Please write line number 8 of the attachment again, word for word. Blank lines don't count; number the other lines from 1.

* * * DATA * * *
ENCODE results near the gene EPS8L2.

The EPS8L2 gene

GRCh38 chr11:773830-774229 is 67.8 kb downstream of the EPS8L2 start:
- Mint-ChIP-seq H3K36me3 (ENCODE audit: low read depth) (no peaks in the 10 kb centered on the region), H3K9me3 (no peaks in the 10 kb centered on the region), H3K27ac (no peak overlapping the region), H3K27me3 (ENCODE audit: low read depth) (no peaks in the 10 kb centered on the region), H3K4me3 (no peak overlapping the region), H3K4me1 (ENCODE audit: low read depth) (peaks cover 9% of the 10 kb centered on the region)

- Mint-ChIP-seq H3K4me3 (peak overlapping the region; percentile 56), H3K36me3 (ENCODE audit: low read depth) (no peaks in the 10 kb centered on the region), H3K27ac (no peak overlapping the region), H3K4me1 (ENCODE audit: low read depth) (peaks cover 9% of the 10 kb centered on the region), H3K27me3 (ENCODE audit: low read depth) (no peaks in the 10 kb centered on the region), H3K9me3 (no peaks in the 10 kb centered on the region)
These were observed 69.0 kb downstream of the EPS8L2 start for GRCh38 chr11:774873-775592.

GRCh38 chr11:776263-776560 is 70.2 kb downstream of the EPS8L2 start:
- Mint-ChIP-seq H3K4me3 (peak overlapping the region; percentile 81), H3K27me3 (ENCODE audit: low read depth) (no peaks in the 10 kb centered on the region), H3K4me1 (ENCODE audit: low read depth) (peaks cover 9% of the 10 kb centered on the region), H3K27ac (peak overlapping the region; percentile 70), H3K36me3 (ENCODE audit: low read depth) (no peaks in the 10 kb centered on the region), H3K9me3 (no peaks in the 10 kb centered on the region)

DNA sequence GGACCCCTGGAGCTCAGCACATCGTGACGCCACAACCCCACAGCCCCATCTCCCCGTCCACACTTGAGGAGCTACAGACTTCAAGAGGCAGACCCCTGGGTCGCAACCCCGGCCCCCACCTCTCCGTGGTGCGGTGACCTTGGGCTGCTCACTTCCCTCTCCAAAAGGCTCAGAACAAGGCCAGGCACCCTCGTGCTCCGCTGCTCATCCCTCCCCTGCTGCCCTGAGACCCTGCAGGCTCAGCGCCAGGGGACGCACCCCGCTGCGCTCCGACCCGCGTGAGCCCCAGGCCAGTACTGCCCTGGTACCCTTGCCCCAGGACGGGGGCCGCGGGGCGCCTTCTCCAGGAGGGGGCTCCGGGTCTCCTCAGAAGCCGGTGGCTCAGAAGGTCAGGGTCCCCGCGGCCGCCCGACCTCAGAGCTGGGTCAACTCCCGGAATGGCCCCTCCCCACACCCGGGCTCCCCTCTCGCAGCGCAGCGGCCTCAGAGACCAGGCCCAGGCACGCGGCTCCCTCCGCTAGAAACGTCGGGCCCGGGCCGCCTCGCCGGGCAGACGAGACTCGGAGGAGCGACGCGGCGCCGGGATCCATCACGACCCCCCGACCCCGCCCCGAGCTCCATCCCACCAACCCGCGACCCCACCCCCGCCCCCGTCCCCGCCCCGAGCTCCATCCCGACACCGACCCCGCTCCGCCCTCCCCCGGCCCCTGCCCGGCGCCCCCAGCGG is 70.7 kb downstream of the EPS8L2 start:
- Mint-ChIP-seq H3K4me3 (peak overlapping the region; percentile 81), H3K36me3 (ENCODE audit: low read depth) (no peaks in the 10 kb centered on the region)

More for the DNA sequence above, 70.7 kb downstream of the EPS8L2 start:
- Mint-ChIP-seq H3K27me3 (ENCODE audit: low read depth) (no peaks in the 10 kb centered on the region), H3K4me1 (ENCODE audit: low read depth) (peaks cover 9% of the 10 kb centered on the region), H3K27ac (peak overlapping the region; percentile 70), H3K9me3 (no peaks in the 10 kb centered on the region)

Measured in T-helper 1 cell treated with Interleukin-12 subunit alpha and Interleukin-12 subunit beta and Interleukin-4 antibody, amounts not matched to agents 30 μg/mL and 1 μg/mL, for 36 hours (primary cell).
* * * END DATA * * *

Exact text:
- Mint-ChIP-seq H3K4me3 (peak overlapping the region; percentile 81), H3K27me3 (ENCODE audit: low read depth) (no peaks in the 10 kb centered on the region), H3K4me1 (ENCODE audit: low read depth) (peaks cover 9% of the 10 kb centered on the region), H3K27ac (peak overlapping the region; percentile 70), H3K36me3 (ENCODE audit: low read depth) (no peaks in the 10 kb centered on the region), H3K9me3 (no peaks in the 10 kb centered on the region)